Black-necked Grebes, Abbotsbury, 30 August

The Bill seemed busier than usual and the reason soon became apparent as a hideously noisy powerboat - the first of many in some kind of dick-waving sea race - thundered past. I couldn't stand the noise so after my second Arctic Skua of the year, which gave a double-take with a 'wtf' look on its face as it trundled past the speed-freaks, plans for a leisurely sea-watch were abandoned.

I guess these budget-Bransons will have spaffed more carbon by the time they crossed Lyme Bay than I've saved all year by swapping car journeys for the bike

I had done 55 miles by the time I got home so I felt like I'd earnt a rest day on the Sunday. of four Goosander at Silverlake - about 14 miles from Wareham - reached me via Geoff Upton. Goosander is a tricky species in these parts, as they tend to secrete themselves in inaccessible stretches of rivers and gravel workings. 

Pintail, Abbotsbury, 30 August

Silverlake was as good a site as any to see them but having discussed with Geoff earlier in the year, he had advised that they were still very hit and miss. This foursome were newly arrived though and potentially a bit sleepy as they seemed to be roosting up on the edge of an island.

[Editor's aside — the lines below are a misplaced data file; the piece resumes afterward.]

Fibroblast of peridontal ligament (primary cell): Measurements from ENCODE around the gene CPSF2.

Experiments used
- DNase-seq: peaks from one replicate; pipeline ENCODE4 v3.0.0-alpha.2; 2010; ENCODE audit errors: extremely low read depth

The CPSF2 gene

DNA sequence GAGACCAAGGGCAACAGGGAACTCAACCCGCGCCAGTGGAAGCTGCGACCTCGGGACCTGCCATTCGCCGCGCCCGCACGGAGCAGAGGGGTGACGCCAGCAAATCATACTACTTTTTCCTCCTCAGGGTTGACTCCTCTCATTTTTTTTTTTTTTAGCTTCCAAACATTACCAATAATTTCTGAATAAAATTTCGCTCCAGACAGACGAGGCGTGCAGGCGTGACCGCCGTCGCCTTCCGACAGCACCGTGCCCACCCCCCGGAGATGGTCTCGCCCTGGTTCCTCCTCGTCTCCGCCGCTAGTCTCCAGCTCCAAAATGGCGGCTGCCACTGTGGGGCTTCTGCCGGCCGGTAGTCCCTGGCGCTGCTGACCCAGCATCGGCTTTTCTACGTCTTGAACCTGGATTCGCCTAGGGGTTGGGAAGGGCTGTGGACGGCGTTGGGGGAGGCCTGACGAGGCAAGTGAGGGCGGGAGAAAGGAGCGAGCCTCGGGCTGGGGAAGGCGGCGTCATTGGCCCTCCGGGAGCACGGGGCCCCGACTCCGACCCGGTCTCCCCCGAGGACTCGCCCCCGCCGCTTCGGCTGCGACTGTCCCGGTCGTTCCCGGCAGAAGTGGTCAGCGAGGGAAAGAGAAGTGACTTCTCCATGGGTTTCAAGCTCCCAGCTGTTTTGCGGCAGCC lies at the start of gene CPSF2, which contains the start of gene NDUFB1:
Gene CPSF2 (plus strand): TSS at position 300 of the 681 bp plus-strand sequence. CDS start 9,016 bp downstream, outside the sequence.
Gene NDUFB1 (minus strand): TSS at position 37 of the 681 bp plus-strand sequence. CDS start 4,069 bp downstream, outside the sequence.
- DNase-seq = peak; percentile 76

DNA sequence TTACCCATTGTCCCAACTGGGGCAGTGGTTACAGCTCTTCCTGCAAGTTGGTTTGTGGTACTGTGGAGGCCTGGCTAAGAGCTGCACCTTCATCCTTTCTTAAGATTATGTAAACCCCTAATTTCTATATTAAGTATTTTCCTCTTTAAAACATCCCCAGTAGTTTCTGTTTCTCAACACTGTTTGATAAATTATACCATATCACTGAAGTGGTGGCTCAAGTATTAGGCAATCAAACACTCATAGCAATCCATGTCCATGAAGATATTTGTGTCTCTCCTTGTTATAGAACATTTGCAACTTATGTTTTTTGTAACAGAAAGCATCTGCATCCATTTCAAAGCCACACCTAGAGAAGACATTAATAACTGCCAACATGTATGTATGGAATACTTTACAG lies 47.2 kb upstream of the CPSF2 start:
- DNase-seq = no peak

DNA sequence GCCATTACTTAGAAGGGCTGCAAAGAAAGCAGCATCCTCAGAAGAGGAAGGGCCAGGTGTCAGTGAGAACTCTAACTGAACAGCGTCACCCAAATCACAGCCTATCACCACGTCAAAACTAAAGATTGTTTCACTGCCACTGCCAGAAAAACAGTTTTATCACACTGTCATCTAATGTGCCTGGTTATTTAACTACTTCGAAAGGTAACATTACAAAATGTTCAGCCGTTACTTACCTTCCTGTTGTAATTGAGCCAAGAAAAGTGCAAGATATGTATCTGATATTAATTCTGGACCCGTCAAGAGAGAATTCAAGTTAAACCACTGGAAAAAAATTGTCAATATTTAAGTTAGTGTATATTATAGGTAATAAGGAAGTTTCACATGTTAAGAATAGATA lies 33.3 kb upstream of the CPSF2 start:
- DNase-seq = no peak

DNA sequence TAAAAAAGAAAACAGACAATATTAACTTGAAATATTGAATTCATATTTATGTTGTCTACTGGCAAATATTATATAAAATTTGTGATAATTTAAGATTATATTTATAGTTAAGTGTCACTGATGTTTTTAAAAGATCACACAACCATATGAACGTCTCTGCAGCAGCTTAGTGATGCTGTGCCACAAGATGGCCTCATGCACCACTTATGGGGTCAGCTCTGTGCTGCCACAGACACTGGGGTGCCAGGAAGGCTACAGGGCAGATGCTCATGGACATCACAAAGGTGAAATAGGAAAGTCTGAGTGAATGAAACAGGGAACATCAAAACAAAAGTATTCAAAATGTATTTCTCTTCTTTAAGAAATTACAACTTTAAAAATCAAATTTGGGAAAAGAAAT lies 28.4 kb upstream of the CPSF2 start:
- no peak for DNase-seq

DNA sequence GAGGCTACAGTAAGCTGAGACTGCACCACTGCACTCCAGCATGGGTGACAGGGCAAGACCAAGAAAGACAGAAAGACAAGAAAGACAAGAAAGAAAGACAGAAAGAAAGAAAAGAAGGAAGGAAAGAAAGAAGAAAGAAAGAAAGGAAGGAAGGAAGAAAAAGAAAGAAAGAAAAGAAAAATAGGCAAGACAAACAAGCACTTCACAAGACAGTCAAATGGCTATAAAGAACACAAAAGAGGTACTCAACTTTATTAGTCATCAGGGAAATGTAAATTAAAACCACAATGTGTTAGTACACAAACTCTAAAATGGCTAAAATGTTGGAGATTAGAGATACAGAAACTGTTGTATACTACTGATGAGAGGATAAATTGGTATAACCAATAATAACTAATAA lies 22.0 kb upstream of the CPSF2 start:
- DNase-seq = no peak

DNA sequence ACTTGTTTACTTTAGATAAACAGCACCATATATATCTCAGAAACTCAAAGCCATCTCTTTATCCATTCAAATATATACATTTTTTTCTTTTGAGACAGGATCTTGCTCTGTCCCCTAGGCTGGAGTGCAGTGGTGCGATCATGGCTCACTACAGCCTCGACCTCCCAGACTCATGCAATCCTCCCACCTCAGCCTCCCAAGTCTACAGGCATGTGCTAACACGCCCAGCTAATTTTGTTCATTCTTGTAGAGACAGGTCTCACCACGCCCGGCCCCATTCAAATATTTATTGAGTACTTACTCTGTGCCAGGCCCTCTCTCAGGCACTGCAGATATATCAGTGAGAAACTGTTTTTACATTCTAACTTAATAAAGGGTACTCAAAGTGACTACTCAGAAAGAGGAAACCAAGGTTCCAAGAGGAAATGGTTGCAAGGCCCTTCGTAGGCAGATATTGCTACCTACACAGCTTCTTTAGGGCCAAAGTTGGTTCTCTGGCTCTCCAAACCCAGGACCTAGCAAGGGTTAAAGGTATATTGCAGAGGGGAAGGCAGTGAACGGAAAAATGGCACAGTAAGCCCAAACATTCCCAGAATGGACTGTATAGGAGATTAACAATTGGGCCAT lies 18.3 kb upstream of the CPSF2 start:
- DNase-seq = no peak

The four Goosander at Silverlake, 30th August 

Within minutes I was off, and was watching the Goosander before other birding friends who knew I needed this species for the year-list had even had time to relay the news. Flushed with success, I noticed that a couple of Little Stint were still at Abbotsbury, as they had been all week. I wouldn't normally consider cycling that far for such a common species, but they seemed nailed on, I was over half way there already, and it was the weekend after all.

Mute Swans at Abbotsbury, 30th August

The sprint to Silverlakehad taken more out of me than I realised, and the onward journey to Abbotsbury, though pleasant, was tough going, at least until I reached to top of the Ridgway and could free-wheel the last few miles to the Swannery. Handing over my £10 entry fee, I was shown to the Meadow Pool hide by a helpful warden only to find the Little Stints had moved on! 

Black Swans at Abbotsbury, 30th August

It was the third time this year that I had cycled to Abbotsbury and not seen my target bird - though in all three cases (Whiskered Tern, Roseate Tern and Little Stint) I would eventually catch up with the species in question. A trio of Black-necked Grebe close-in at the Swannery provided some consolation, and a few Wheatear and a flock of Yellow Wagtail on the way home helped overcome the disappointment of dipping the Stints.